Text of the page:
Exploring cells in healthcare


Solomon Harris

Exploring cells in healthcare

Cayman captives are increasingly converting to segregated portfolio companies, particularly in the healthcare sector and as a result of US healthcare reform. Paul Scrivener and Stefanie Suckoo at Solomon Harris review the conversion process and the options available to captives.

As at September 30, 2013, out of a total population of 755 Cayman captives there were 137 segregated portfolio companies (SPCs) with total premiums of $558 million and total assets of more than $3.5 billion. The SPC therefore remains a very popular insurance vehicle. Cayman is still the leading jurisdiction for healthcare captives, with medical malpractice liability and workers’ compensation the two most popular lines of business.

Approximately 90 percent of Cayman’s international insurance industry is composed of companies insuring risks in the US, with more than a third of all Cayman captives involved in healthcare, so it is inevitable that the impact of US healthcare reform will have a bearing on Cayman captives. The way Americans will purchase health insurance and how they will be covered under those policies will affect both individual hospitals and hospital systems faced with an increased demand to hire new physicians and bring self-employed physicians on to the payroll. For this reason, we may see an increase in the use of captives as newly employed physicians become insured by the hospital system’s own captive.

With this potential increase in the use of captives, it becomes prudent for captive insurers to determine what strategies they will use in relation to the employed physicians they insure. One such strategy we have seen used with increasing frequency is the SPC. Cayman’s protected cell company legislation provides a useful alternative for those who wish to adopt the SPC structure without the need to abandon their existing captive. Under the Companies Law (Revised) a Cayman captive may, subject to certain requirements to be complied with, convert to an SPC, with or without establishing segregated portfolios, or cells, at the point of conversion.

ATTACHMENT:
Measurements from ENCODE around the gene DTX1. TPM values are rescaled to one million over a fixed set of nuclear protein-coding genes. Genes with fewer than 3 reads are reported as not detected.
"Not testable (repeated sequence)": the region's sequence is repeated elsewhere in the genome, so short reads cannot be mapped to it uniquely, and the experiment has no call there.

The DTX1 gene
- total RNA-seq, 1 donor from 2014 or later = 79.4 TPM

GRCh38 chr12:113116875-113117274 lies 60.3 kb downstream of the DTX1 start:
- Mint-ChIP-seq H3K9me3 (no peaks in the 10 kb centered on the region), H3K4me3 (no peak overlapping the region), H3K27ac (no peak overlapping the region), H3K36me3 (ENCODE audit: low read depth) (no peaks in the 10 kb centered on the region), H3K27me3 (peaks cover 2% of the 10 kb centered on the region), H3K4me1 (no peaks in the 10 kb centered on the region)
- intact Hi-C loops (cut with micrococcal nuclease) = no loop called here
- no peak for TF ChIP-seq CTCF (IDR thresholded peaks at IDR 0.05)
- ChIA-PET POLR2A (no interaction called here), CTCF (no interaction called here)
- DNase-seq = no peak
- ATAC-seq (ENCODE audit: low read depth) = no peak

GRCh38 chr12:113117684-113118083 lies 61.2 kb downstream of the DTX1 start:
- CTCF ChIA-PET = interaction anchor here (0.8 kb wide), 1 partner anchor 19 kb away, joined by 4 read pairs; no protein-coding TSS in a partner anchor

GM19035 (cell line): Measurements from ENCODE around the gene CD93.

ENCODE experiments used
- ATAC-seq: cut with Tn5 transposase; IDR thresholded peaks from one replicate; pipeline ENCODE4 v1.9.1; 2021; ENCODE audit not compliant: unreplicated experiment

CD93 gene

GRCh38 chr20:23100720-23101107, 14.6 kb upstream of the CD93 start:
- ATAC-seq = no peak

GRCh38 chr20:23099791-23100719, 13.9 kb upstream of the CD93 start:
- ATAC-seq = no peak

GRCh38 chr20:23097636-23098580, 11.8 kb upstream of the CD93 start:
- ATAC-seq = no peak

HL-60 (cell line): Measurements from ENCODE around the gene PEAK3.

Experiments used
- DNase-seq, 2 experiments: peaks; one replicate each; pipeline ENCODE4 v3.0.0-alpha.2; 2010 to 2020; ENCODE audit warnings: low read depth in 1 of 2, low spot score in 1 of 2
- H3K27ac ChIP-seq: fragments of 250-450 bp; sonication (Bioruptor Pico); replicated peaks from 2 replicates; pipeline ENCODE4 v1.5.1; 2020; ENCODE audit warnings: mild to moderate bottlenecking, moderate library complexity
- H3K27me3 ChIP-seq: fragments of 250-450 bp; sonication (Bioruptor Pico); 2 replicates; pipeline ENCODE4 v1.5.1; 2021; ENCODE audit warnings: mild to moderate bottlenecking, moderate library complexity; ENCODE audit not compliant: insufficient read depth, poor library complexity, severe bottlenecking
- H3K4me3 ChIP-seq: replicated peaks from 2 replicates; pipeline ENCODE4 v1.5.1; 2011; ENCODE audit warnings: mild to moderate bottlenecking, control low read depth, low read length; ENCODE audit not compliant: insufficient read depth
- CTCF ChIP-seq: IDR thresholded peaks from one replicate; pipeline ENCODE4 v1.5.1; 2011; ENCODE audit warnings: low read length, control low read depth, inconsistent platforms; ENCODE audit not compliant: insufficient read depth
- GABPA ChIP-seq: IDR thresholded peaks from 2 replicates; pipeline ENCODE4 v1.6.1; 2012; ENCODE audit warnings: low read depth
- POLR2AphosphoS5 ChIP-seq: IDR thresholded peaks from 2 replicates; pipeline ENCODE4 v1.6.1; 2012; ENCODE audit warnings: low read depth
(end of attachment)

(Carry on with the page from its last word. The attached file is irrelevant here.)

Conversion strategy

One of the primary advantages of converting a captive to an SPC is the ability to ring-fence pools of assets and liabilities. A creditor dealing with one particular cell would only have recourse to the assets of that cell. Further, the core of an SPC—comprising assets which do not relate to any particular cell—may also be closed off to cell creditors.

We have historically seen rent-a-captives making effective use of Cayman’s SPC conversion provisions but many healthcare systems have also converted to SPCs not only in respect of their existing in-house programmes but also to accommodate non-in house or third party programmes. The ability to place new programmes in separate cells could be an appetising option for captives faced with new challenges of complying with the new healthcare reform provisions or for single parent captives looking to venture into some level of third party business such as for self-employed physicians programmes or potential joint venture arrangements with other hospitals.

The conversion process is relatively straightforward and typically takes four to six weeks. Written consent for the conversion must be obtained from the Cayman Islands Monetary Authority (CIMA), which requires the captive to produce a business plan outlining the proposed structure for the SPC and any cells to be established. The captive’s voting shareholders would then pass a special resolution authorising the transfer of the captive’s assets and liabilities into cells.